With election process on the roll, fishermen's efforts to tide over coastal management zone rules to build or repair their houses have come to a naught.
Fishermen living along the nearly 50-km-long coastal line in Ernakulam district and those along the backwaters and brackish water reserves continue to be troubled by the prospects that under the present strictures from the State government on coastal zone management they may not be able to build new homes or repair the old ones.
Their efforts to seek redressal through political intervention are now on hold with the process of Lok Sabha elections setting in.
P.V. Udayan, lawyer and activist from Mulavukadu, a coastal panchayat bounded by the Vembanad backwaters, said that where political leaders had withdrawn bureaucracy was exploiting the poor fishermen. He was referring to promises by political leaders, including Chief Minister Oommen Chandy, recently that notifications issued in November on new buildings and repair of old buildings within the coastal management zones last year would be withdrawn. He alleged that the notification restricting construction within 50 metres of the coastline was not helpful to the local people, who were engaged in fishing and activities related to the sea or the backwaters.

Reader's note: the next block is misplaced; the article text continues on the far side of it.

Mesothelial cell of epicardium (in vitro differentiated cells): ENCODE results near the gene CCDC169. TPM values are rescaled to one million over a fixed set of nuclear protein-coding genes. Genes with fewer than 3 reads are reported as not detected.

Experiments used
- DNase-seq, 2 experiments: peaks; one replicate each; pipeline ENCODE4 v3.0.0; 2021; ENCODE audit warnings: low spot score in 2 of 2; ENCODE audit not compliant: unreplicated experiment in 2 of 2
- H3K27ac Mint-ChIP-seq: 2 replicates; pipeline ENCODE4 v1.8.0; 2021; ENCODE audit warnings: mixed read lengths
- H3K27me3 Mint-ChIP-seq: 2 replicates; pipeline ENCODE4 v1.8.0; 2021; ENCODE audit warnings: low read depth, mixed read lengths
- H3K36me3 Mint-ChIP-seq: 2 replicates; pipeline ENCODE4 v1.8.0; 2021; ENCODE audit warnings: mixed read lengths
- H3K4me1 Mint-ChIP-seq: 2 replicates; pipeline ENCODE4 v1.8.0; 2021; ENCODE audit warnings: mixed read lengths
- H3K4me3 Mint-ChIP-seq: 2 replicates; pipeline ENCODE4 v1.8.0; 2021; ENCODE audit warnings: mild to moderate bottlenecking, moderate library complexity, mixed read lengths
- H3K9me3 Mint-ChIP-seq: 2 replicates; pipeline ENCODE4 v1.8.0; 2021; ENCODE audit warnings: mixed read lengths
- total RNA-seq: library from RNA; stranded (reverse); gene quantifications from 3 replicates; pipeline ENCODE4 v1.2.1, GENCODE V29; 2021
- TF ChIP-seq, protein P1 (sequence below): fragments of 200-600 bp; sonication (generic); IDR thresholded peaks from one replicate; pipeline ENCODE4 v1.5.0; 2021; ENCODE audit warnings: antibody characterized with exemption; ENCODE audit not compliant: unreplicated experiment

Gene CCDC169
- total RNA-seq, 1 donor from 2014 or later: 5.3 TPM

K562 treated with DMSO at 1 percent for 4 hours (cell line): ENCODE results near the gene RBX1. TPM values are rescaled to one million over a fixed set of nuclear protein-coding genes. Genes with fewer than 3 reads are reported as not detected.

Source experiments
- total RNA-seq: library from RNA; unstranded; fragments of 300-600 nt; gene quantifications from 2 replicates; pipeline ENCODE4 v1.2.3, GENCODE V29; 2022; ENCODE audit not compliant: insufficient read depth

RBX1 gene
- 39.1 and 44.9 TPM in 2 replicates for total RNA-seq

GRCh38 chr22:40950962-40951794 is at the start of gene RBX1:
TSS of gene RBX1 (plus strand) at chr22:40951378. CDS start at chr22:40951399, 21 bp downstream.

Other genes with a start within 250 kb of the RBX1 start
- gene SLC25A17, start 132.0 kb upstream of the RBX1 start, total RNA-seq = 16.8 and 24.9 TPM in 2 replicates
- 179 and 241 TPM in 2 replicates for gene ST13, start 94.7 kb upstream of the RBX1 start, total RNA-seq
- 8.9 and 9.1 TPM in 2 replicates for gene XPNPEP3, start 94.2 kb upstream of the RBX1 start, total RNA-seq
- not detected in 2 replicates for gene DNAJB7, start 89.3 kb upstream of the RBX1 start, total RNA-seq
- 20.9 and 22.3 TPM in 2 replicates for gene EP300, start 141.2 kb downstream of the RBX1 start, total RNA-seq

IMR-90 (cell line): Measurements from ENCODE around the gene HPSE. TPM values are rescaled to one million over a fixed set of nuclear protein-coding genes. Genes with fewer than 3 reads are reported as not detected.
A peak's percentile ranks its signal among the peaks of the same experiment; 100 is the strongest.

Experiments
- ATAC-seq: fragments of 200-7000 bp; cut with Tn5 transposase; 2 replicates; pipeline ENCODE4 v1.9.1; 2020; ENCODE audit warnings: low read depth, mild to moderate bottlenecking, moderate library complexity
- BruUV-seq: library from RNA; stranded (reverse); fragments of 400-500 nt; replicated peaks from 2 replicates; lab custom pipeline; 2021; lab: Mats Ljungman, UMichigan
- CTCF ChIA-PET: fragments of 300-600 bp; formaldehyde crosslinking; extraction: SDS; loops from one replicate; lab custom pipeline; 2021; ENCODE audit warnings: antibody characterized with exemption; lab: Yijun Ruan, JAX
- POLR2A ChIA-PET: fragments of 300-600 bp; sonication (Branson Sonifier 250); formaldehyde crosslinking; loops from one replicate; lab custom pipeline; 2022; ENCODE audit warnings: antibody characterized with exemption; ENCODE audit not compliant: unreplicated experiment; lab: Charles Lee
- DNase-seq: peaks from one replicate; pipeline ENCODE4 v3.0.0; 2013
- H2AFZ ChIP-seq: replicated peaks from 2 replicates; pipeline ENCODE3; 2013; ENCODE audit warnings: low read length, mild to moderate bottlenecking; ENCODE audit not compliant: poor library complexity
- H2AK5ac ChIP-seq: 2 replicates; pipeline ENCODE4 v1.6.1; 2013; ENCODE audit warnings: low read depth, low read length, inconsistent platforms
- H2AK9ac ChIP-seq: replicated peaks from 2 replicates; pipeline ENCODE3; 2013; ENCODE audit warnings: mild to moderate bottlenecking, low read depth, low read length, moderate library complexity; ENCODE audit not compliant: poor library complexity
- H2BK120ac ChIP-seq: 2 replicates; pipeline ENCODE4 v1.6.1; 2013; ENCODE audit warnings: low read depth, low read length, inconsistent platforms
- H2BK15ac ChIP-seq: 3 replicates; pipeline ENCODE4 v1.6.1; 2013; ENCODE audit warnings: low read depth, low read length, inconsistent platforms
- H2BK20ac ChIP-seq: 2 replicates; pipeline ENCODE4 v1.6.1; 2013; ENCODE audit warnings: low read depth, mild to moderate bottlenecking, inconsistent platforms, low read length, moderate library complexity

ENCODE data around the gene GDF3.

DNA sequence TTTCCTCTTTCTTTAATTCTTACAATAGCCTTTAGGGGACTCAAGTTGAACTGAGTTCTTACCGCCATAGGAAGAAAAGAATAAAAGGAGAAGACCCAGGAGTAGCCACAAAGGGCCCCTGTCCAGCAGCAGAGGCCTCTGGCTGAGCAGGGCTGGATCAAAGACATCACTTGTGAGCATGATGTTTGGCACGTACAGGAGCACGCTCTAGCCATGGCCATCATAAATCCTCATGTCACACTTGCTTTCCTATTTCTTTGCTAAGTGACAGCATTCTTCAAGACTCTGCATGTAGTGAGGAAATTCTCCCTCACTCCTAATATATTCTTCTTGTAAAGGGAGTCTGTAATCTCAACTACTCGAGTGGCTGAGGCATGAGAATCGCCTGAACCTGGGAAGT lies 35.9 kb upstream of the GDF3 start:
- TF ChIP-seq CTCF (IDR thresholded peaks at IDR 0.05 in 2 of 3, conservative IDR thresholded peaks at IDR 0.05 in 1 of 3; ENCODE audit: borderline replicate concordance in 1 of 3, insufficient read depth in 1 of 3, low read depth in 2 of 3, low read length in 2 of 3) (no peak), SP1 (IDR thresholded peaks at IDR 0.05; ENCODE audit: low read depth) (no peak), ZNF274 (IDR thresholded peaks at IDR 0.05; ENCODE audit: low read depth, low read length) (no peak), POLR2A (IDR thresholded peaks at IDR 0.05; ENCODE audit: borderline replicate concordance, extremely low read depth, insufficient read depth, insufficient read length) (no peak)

Convenor of fishermen’s collective Matsya Thozhilali Aikya Vedi, Charles George, alleged that the present rules only helped big tourism operators or large realty developers who were freely building big mansions along the coast while poor fishermen were not even allowed to build small houses for themselves.
He said the State government and the local bodies had failed to prepare coastal management projects, which had landed the fishermen in further trouble because their applications for permits to build houses had to be processed through the Kerala Coastal Zone Management Authority in Thiruvananthapuarm.
He said while large tourist operators, a greenfield airport and nuclear stations have been permitted along the coastal regulation zone areas in the country, fishermen continue to be discriminated against.
Chellanam, Kumbalanghi, Mulavukadu, Vypeen and villages lying north of the Vypeen Island are hamstrung by their proximity to the backwaters and the Arabian Sea.